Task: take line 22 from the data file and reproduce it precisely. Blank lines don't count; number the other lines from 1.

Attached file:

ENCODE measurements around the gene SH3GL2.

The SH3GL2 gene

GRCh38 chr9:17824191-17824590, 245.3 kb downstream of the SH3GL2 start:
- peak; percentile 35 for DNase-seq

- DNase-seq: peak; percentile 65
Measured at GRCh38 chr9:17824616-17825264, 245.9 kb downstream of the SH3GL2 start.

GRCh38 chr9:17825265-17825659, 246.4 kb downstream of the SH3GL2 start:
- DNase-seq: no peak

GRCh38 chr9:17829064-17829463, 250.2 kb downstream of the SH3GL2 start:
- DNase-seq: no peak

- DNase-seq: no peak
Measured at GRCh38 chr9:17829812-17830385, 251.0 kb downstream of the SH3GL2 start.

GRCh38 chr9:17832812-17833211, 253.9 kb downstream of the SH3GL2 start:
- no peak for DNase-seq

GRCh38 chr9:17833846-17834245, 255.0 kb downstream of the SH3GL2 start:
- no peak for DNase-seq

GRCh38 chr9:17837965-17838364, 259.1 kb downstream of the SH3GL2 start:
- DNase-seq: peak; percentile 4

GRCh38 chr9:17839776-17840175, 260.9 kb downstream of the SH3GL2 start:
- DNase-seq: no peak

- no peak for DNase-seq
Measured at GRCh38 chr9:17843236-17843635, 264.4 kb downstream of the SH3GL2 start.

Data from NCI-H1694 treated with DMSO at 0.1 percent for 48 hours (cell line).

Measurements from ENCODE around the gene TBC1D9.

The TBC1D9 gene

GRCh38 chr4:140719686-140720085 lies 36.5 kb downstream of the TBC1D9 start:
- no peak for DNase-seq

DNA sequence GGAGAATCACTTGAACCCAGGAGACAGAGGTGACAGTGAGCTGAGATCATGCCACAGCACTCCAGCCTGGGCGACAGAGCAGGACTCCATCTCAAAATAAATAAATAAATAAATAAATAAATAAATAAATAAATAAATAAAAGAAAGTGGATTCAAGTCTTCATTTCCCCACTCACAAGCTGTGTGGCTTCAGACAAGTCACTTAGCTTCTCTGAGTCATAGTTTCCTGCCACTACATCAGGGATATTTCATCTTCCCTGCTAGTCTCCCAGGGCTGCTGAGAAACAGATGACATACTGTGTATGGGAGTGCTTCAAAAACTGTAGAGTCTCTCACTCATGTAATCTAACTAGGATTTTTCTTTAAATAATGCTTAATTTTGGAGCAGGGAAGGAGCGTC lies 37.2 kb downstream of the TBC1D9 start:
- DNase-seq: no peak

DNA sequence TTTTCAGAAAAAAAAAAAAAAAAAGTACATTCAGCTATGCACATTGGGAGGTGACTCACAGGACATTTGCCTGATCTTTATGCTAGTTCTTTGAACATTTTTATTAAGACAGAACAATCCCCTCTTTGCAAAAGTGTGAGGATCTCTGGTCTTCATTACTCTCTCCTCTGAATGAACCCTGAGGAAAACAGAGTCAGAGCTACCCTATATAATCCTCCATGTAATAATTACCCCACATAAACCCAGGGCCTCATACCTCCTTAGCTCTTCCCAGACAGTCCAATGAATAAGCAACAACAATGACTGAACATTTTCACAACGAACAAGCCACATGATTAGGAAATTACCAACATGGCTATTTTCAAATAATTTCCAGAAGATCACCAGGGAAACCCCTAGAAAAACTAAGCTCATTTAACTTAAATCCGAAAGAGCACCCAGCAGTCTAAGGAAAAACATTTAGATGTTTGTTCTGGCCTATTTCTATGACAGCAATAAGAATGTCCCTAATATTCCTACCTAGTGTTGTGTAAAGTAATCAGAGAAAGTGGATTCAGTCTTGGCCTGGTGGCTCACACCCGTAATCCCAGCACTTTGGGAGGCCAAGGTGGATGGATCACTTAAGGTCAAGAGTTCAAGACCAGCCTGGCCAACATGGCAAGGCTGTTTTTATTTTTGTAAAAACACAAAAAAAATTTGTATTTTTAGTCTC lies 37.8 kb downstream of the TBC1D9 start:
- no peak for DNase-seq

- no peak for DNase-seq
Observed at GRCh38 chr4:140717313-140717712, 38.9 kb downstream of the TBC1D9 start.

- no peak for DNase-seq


Measured at GRCh38 chr9:17843236-17843635, 264.4 kb downstream of the SH3GL2 start.